This last weekend, I read an ARC (advanced review copy) of Pamela Beason’s soon-to-be released book, Endangered (due to hit the shelves in December 2011). The story is about a wildlife biologist who is camping in the Utah backcountry in order to get stories for her new job as a wilderness journalist for an online magazine. A young child goes missing from a campground there and she is one of the last to see him, so she feels responsible and becomes involved in the search for the little boy. While the story is a mystery full of nail-biting suspense and tons of wonderful action and adventure, we get a taste of what it is like to be a wildlife biologist—enough to make me daydream about being one myself.
The way this book made me want to explore a different career reminded me of when I first watched Indiana Jones (the first one) and had this fierce desire to become an archaeologist. While I came to learn that this archaeology itch of mine was only something that needed to be periodically scratched, not something to spend years studying for and following, I love how fiction allows me to step out of my own writing shoes for a bit and try a different career on for size.
Have you ever read a book or watched a movie that gave you the new-career itch?
I also love how writing fiction allows me to explore a new career, if only in my head. One of the books I wrote years ago has a heroine who is an archaeologist who runs a dig in the Yucatan. Was this story partly inspired by Indiana Jones? You betcha! And I had a fun time researching it and living vicariously through my characters as I wrote it. I plan to revisit that book again in the future and tweak it slightly to fit in as the first book in another mystery series that ties into my Deadwood Mystery series. I’m excited to “dig” back in and play archaeologist again (although the heat down there in the Yucatan makes me woozy some days—ha!).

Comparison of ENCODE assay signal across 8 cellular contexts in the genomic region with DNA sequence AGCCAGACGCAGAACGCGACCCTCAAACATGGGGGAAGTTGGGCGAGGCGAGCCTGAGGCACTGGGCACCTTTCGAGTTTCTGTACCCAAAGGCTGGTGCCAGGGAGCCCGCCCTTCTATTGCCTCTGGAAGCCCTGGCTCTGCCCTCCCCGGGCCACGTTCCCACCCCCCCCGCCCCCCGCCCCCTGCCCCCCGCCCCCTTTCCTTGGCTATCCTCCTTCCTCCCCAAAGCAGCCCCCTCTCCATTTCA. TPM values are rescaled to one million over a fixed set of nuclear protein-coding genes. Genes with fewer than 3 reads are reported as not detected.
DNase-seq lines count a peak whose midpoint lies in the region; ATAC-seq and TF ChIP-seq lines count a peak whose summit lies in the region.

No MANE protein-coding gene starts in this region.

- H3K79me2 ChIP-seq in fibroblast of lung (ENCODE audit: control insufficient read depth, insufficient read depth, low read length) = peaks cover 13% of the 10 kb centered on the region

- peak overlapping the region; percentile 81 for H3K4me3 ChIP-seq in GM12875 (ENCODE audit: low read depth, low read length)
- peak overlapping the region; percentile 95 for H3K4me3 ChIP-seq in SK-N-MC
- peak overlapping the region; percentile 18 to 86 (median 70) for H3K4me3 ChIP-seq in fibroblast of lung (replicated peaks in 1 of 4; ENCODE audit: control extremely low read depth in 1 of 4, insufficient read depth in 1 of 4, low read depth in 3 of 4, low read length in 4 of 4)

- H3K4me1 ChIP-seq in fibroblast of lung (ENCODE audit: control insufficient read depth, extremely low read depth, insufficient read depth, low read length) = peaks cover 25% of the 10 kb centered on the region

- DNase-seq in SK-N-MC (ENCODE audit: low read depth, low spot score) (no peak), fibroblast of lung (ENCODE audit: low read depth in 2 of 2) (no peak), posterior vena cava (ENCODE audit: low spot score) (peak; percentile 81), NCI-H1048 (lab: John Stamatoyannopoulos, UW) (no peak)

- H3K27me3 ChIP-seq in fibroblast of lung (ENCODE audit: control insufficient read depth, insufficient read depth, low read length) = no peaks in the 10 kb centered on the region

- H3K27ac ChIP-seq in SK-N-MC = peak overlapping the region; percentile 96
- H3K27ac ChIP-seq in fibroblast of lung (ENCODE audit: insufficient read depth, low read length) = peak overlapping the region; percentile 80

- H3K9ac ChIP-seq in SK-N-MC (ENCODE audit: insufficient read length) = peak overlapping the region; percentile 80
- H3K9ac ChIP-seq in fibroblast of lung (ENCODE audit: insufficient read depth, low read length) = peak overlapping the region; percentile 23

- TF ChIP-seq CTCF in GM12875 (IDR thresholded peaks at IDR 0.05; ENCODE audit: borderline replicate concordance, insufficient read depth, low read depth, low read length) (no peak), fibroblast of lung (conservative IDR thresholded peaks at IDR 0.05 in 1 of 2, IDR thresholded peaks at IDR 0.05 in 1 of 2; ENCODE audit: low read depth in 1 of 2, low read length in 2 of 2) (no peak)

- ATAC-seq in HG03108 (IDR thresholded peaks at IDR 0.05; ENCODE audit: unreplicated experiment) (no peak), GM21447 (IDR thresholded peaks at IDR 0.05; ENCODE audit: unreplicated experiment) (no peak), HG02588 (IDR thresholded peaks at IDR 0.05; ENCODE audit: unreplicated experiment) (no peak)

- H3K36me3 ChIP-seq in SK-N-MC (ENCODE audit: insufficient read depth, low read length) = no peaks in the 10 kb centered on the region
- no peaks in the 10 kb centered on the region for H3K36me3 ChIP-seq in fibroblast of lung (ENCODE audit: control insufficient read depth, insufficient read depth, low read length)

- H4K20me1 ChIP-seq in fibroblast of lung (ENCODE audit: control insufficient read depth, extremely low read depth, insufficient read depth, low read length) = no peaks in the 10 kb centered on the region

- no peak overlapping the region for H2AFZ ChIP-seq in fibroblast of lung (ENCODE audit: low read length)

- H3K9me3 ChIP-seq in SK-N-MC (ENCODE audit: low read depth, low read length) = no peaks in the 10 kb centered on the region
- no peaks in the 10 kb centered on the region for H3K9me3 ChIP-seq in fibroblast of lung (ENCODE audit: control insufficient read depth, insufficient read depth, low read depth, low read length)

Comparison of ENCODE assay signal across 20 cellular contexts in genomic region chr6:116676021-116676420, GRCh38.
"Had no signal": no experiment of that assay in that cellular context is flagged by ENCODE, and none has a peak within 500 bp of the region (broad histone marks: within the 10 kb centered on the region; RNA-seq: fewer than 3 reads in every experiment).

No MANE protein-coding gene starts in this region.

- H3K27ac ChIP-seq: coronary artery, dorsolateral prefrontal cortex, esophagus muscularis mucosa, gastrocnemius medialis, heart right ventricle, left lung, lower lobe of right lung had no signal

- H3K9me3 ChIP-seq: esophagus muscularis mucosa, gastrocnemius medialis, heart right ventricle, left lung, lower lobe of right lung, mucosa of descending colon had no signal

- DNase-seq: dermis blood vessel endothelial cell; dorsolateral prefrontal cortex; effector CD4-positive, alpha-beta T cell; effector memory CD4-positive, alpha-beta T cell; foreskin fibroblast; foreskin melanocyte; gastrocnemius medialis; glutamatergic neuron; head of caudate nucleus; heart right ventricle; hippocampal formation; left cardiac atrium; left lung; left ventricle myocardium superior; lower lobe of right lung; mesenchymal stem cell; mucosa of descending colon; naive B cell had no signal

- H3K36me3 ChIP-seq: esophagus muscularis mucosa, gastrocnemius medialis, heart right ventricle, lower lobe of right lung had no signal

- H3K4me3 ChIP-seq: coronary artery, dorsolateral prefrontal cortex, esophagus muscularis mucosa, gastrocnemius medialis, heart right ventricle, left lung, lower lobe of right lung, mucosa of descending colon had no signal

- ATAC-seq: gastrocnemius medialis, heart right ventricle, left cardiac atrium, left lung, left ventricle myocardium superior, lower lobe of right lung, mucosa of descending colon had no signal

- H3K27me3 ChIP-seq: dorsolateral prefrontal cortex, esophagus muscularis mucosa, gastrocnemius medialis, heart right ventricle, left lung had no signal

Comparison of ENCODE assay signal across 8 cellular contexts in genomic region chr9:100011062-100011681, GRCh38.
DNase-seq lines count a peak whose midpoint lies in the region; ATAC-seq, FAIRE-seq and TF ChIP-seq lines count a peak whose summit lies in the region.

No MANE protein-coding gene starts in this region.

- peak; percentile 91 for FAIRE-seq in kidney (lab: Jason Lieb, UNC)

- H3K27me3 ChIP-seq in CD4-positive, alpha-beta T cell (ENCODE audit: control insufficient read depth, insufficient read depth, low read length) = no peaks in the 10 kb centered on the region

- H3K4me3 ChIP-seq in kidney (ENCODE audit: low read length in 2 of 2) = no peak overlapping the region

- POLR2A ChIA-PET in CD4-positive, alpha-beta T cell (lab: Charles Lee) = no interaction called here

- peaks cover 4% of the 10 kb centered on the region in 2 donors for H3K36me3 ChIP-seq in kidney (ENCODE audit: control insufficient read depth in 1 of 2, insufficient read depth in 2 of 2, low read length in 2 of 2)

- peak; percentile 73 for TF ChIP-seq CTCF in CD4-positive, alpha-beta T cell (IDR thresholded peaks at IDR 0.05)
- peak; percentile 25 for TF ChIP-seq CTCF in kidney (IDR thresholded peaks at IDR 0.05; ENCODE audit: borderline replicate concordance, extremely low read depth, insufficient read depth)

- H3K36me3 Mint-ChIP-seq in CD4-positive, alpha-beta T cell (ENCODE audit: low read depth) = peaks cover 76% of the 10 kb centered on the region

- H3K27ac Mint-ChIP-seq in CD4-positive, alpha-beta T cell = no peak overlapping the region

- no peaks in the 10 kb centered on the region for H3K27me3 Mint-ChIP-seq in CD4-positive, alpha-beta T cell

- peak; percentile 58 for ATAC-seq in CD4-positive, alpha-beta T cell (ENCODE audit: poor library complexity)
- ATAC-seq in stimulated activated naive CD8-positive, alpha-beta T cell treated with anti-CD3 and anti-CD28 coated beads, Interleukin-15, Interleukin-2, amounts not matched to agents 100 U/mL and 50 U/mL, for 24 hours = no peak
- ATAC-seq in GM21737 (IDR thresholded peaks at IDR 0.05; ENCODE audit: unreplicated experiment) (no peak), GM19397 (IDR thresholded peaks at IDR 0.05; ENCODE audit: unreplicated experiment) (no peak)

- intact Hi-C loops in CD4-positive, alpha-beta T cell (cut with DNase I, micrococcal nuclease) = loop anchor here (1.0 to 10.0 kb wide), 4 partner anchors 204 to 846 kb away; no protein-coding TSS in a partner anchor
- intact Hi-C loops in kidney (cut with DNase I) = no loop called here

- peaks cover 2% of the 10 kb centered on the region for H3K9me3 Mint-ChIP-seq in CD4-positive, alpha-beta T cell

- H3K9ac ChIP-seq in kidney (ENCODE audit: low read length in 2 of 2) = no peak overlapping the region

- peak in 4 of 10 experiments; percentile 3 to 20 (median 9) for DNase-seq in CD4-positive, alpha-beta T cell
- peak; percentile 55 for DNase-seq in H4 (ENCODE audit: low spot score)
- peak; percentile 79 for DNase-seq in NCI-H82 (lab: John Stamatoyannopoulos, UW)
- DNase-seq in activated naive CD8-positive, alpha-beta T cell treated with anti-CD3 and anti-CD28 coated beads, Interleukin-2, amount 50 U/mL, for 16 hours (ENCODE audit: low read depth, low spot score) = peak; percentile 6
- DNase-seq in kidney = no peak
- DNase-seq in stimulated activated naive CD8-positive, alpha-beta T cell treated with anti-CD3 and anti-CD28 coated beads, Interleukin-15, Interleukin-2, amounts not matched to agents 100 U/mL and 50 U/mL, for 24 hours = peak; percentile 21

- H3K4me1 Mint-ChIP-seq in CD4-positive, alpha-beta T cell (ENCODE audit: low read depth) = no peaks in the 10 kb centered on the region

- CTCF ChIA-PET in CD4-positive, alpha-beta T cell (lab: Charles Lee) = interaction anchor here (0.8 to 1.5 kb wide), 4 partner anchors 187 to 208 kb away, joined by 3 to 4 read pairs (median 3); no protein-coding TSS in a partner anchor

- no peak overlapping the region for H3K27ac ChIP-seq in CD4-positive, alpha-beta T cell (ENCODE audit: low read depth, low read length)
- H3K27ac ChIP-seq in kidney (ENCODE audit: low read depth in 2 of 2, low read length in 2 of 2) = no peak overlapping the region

If you’re an author, what is the most entertaining career you’ve researched?
Pamela Beason’s bio says she’s a private investigator, not a wildlife biologist. In her book, I could have easily believed she was a wildlife biologist. I have had several fans of my Deadwood Mystery series email me to ask me how long I’ve been a Realtor (the heroine in that series is a Realtor). The answer: I’ve never been a Realtor. I’ve never even worked in a realty office. But it makes me smile wide when I get that question, because I know I’ve done a good job of convincing my readers otherwise, and that they were able to fall into the story and believe Violet Parker really is a Realtor.
Have you ever read a book where the author did such a great job with the character’s careers that you were convinced the author must have experience in that field? What about a book where it was obvious the author didn’t do enough research?
Thank you for any thoughts or comments you have on writing and careers!